If you're a hardcore NBA fan, there's probably never been a better time to follow the sport. With basketball-reference.com, nba.com/stats, shot charts, nbawowy.com, etc., there are never-ending sources for new-age basketball statistics. You can bend them in all kinds of ways to explain why your team is or isn't good, or why individual players are successful or not.
At the start of the season I outlined five advanced statistics I thought would help explain the Cavs performance, and provide hints at just how good they might be come May and June. As the new year is rung in, the Cavs are over 1/3 of the way into their season. Seems like as good a time as any to check in with our five barometers.
How is LeBron James playing with and without Kyrie Irving?
Last season, LeBron James used a ridiculous 40% of the Cavs possessions without Kyrie Irving, and his true shooting percentage (which accounts for free throws and three point shooting) plummeted to a league-average 53.3%. Not great. A lot has been made this season about James' usage rate actually increasing from last season, and it's true. It's gone up a little bit. Simply making that observation though, without the context of Kyrie Irving's injury, and you'll be missing quite a bit.
I was hoping that James' usage when Kyrie Irving sat out would go down, and that his true shooting rates would go up. Both of those things have absolutely happened. His usage rate without Kyrie Irving is 34.4%, which is still high, but not something that is likely unsustainable. His true shooting rate is a healthy 56.3 without Irving.
It's been a very small sample, but there are encouraging results when James plays with Irving this season. James' usage rate with Irving is all the way down at 22.8%, and the Cavs are scoring 116.8 points per 100 possessions. The Cavs will take that. Hopefully the trend continues, and James' usage rate for the season ends up around 30%.
How are the Cavs defending relative to the rest of the league?
Well, the Spurs are in a different stratosphere from everyone else. Allowing just 92.9 points per 100 possessions, the Spurs would break the season long record if they kept it up. The hope was that the Cavs could put together a top 10 defense and they've done that and more thus far. As of this writing, the Cavs are 3rd in the NBA in defensive rating. Given the limited minutes of Iman Shumpert, that's incredible.
How is happening? Tristan Thompson, LeBron James, and Matthew Dellavedova have been pretty darn good.
How is Tristan Thompson protecting the rim?
Well! We've done a bit of writing on Tristan recently, as he's been made a starter and the Cavs are playing excellent defense when he plays and not very good defense at all when he sits. It's not all him, as Delly and LeBron find themselves in that boat as well, but he's made serious strides as a rim protector. From my piece on December 22:
The question, of course, was what type of rim protector Thompson could be. It's been a small sample, but the results this season have to be encouraging. According to Seth Partnow of Nylon Calculus' rim protection metrics (updated through 12/20), he's 7th among power forwards and centers who play more than 19.8 minutes per game in position adjusted points saved per 36 minutes. That's a mouthful, but it's also pretty fantastic. He's affecting more shots at the rim, and it's paying off. We will see if it continues moving forward.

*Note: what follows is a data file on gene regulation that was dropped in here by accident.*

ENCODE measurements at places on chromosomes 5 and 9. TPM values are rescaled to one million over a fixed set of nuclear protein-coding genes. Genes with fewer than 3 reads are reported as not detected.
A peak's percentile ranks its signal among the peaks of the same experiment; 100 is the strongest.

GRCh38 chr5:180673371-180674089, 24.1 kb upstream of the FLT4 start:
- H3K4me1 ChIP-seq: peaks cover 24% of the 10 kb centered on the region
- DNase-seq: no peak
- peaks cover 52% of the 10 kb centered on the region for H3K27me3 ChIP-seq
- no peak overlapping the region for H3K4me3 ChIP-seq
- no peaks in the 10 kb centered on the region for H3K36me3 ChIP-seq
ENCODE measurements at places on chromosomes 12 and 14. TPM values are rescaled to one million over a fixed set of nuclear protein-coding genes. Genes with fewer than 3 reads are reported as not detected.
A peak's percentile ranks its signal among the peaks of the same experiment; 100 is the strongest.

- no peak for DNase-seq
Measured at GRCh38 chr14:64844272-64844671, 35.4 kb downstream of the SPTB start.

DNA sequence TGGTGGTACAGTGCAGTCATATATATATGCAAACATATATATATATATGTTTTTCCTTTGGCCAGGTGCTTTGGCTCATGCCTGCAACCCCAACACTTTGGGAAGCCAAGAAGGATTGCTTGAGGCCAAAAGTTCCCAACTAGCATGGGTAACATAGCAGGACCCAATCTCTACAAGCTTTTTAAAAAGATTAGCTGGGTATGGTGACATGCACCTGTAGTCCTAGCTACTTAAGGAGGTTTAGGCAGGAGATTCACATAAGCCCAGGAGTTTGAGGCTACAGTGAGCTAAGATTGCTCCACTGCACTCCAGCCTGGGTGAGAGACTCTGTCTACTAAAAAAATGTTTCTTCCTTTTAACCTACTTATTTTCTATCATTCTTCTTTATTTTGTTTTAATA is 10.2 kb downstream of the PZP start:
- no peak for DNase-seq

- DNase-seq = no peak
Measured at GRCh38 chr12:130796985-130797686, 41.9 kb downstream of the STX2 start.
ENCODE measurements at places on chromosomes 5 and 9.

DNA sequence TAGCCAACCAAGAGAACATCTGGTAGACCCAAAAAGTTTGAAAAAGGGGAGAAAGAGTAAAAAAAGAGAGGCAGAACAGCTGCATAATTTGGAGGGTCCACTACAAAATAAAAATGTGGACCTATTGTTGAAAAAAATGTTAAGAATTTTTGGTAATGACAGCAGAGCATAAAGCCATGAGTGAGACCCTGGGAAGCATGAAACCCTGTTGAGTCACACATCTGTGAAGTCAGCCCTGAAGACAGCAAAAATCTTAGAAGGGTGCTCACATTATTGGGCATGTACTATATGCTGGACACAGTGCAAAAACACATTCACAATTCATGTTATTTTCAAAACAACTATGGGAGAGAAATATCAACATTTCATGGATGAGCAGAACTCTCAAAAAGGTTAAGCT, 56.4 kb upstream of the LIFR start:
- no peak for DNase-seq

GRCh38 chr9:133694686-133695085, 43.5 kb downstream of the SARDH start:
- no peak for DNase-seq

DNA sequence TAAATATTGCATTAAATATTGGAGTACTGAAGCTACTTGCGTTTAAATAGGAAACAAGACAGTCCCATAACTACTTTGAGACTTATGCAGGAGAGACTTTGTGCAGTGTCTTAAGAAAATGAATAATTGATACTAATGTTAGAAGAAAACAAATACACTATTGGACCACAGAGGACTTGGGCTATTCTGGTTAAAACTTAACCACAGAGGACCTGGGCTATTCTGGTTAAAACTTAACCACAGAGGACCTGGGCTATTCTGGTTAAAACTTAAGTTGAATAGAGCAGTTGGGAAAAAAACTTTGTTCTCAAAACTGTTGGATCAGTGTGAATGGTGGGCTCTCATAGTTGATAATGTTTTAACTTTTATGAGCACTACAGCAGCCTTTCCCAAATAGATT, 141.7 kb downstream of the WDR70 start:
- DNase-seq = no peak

It's worth noting that Seth cautions against solely looking at the position-adjusted number. If you look purely at the raw points saved/36 minutes, again with players logging more than 19.8 minutes a night, Thompson rates 7th in that measure as well.
The Cavs made a huge financial commitment to Tristan Thompson before the season. If he's a defensive difference maker, he has a much bigger chance of being worth it. He's been hugely important to the Cavs putting together a very good defense thus far. We will see how it holds up.
Kevin Love's usage rate
Is Kevin Love fitting in or fitting out? Are the Cavs horribly misusing Kevin Love? Last season the Cavs scored like crazy and no one thought the team was using Kevin Love correctly. This year the Cavs are still scoring, but it's been a bit more inconsistent. The team is currently 7th in the NBA in scoring efficiency, per nba.com/stats. There has been much less debate about Kevin Love's role. He's signed long-term, so that probably explains a lot of it. Still, it's a little strange.
In Love's last three seasons in Minnesota, he used 28.8% of the team's possessions. In Cleveland last season that number fell to 21.7%. This season, it's 23.8%. A modest bump, but it's occurred almost entirely with Kyrie Irving out. With him back, will it dip down again? I expected Love to try and put his mark on the Cavs offense with Irving out, and it didn't really happen. Yes, LeBron James' usage rate has ticked down sans Irving, but Kevin Love still isn't carrying the Cavs. That's okay, but it's at least interesting.
J.R. Smith's true shooting rate
This one is interesting. Here is what I wrote before the season:
With Iman Shumpert out for the first couple months of the season, J.R. Smith is likely to get a lot of minutes. Will he revert to his New York Knick days and fall in love with midrange jumpers? Or will he pick where he left off the with the Cavs Big 3 and make a hailstorm of threes that break opponents' will to live?
Smith's true shooting rate was a horrific 48.7% in New York, but a very solid 56.5% in Cleveland. If he stays within his role and lets others create offense for him, he'll be in great shape. And so will the Cavs.
Well, Smith's true shooting rate is just 48.2%. He probably missed Kyrie Irving. That being said, his usage rate is still low (he's not hijacking the offense) and he's still taking a lot of threes. I think he's played alright. We will see if this goes up a bit as he continues to stay within himself.